Surgeon Introduction on Short Bowel Syndrome (SBS) and Intestinal Failure

Presented by David Mercer, MD, PhD, FRCSC, FACS

Surgeon Dr. David Mercer
Dr. David Mercer
Presentation Overview

According to Dr. David Mercer, many different surgeons are involved in the care of patients with short bowel syndrome (SBS), but very few should actually be involved in treating it. He states that healthcare providers who deal with emergency surgeries or operate when the bowel gets removed are necessarily the same who should provide care for patients when they already have short bowel. In this presentation, Dr. David Mercer covers the different types of surgery and how it relates to short bowel, the intricate steps to short bowel surgery, ways to manage short bowel without surgery and more. 

About Dr. Mercer

David Mercer, MD, PhD, FRCSC, FACS,
University of Nebraska Medical Center, Omaha, Nebraska

Dr. Mercer is Professor of Surgery and Director of the Intestinal Rehabilitation Program at the University of Nebraska Medical Center.  Originally from Edmonton, Canada, he came to Nebraska to be trained as a liver and intestine transplant surgeon.  He developed a love for intestinal rehabilitation during his training and it has become the main focus of his clinical career.  He heads a specialized program that looks after hundreds of children and adults from across the country who are dealing with complex intestinal problems including short bowel syndrome, functional disorders of the small and large intestine and enterocutaneous fistulas.  His team of dietitians, nurses, social workers and gastroenterologists provides comprehensive nutritional, medical and surgical management of patients ranging from simple TPN and tube feed management to the most difficult nutritional scenarios.  He is involved in all major clinical trials in the field, and lectures on the role of intestinal rehabilitation programs in getting people off of TPN, surgical strategies in short bowel syndrome/complex intestinal problems, the role of the gut microbiome in human health and all aspects of intestinal transplantation.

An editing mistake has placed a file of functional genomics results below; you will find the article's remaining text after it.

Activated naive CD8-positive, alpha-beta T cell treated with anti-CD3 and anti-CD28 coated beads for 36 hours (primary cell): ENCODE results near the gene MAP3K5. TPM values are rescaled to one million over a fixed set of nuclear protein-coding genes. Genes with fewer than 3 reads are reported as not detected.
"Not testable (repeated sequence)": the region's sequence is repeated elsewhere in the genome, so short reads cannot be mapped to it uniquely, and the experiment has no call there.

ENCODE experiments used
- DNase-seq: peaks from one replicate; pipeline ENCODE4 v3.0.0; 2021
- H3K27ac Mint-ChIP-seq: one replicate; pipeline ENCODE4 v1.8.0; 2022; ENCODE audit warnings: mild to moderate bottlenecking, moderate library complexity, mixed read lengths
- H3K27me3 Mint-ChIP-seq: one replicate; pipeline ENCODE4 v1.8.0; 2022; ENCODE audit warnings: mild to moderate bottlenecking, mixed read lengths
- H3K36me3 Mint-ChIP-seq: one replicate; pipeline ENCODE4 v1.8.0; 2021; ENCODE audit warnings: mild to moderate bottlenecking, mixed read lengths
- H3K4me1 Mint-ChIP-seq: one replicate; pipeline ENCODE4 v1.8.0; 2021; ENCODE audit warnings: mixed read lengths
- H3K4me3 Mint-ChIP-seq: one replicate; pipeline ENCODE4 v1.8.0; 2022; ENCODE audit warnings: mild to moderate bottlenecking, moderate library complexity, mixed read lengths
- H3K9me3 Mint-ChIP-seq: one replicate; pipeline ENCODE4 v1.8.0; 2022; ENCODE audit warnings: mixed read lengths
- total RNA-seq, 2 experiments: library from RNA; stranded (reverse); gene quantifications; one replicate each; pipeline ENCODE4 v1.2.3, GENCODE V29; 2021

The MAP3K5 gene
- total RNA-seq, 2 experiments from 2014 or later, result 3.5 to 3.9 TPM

He is actively involved in clinical studies in intestinal rehabilitation and transplantation, and in the role of the gut microbiome in short bowel syndrome.

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